Linen and Cotton and the Summer of 1933 (Delineator Magazine, 1933)
Attached is printable fashion editorial by a "lifer" in the world of 20th Century American fashion, Marian Corey who stood firm on her belief that the Summer of '33 would stand out as the first season in which the swankiest threads in fashion's offering would be linen and cotton rather than silk:
"Cotton and linen have gone chic on us. Yes we know that you've heard this before. Every year for the last three, stylists have become very sentimental, along about March first, on this subject and each year practically everyone has gone right on wearing silk and more silk, just the same. This time, however, things will be different; this is the summer to believe the stylists."
The article is illustrated by six photographs picturing various assorted well-fed loafers of the Palm Beach set.
Learn about the color trends in men's 1930 suits...
Was Tobé the First Fashion Stylist? (Delineator Magazine, 1937)
Here is a 1937 magazine article from the long forgotten pages of DELINEATOR MAGAZINE insisted that they found the very first fashion stylist -some lass named Tobé (born Taubé Coller, a.k.a. Mrs Herbert Davis, 1890 - 1962). They were very insistent on the matter, although they failed to explain the sources used to reach this conclusion:
"This woman is the first official stylist...Now she is head of Tobé Incorporated, through which she does for more than a hundred stores in America and some in Canada, England, Australia, Norway and Sweden."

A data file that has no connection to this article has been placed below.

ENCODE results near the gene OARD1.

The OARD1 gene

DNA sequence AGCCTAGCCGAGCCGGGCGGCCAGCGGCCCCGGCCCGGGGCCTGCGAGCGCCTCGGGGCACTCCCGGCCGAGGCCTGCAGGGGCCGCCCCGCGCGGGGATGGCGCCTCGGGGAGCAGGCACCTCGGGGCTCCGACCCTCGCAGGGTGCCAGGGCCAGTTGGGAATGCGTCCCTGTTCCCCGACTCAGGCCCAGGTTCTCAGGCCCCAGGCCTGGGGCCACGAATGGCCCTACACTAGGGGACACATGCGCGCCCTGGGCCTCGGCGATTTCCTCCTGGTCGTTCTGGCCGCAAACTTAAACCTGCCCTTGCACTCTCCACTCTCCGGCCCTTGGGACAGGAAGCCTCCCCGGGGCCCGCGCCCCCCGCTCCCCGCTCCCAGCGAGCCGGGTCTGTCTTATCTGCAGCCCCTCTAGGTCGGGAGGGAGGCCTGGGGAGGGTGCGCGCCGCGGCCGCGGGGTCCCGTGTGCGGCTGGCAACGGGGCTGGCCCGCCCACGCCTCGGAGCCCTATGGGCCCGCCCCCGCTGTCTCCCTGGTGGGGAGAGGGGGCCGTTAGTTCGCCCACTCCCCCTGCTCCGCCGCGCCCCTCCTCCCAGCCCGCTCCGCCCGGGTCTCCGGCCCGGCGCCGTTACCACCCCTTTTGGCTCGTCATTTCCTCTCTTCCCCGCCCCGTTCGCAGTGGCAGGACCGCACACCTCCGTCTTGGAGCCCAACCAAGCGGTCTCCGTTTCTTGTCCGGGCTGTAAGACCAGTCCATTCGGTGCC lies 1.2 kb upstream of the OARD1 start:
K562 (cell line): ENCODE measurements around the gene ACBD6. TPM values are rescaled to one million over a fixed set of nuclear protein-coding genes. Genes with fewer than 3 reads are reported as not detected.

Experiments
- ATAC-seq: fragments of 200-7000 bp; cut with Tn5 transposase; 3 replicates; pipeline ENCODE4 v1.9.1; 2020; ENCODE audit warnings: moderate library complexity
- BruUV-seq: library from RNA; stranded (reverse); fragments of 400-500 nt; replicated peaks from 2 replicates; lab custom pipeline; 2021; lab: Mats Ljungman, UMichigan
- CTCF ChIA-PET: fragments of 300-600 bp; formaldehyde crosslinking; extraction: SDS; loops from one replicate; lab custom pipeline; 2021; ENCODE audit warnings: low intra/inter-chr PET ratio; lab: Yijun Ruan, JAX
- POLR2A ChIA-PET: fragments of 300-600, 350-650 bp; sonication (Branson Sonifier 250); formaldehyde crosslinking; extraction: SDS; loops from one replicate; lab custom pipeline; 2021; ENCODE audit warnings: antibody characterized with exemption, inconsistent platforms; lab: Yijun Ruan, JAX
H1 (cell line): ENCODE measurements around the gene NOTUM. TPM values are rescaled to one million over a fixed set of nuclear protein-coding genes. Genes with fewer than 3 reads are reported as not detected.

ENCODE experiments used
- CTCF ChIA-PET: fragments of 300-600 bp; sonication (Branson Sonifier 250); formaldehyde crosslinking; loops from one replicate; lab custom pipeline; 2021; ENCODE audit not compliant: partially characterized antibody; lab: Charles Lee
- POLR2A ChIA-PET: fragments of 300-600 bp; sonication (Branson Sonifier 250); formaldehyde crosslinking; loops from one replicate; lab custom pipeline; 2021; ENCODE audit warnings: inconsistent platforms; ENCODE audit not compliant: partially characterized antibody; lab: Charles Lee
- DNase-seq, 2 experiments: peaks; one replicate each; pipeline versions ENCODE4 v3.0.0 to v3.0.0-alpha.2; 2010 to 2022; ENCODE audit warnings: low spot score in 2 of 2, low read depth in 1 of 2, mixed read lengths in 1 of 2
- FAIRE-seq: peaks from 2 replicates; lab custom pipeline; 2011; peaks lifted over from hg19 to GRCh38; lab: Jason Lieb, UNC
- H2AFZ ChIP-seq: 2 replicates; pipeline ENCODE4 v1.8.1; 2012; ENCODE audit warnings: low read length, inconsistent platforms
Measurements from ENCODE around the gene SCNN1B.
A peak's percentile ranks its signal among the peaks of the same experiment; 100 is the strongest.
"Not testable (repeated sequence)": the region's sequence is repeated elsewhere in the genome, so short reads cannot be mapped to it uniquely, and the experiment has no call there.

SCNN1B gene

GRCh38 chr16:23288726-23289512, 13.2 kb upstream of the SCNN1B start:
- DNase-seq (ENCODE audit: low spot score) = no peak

Lincoln Kirstein and George Balanchine (Delineator Magazine, 1935)
Attached is one of the first articles to be written about "balletomanes" Lincoln Kirstein (1907 - 1996) and his efforts with George Balanchine (1904 – 1983) and philanthropist Edward M.M. Warburg (1910 - 1992) to form the first American ballet company (the corps was later called the New York City Ballet).
Silent Film Library Established (Delineator Magazine, 1937)
This article is about the 1935 founding of the Museum of Modern Art Film Library. Established with funding by the Rockefeller Foundation, today the MOMA Film Library is comprised of more than 14,000 films and four million motion picture stills.
Seeing the ''Wonder Machine'' for the First Time... (Delineator Magazine, 1937)
This is one of the most enjoyable early television articles: an eye-witness account of one the first T.V. broadcasts from the R.C.A. Building in New York City during the November of 1936. The viewing was set up strictly for members of the American press corps and the excitement of this one journalist clearly could not be contained:
"In the semi-darkness we sat in tense silence waiting to see the premiere demonstration of television... Television! What would it be like?"
Two Million Dead Men and the Advance of Feminism (Delineator Magazine, 1921)
What was keenly felt in the Great Britain of the 1920s was the distinct absence of two million men as a result of the First World War. This short article points out clearly that this was fertile ground for suffrage advancements, as well as any number of other social changes.
"England is the great human laboratory of our generation - England with her surplus of two million women, her restless, well-equipped, unsatisfied women".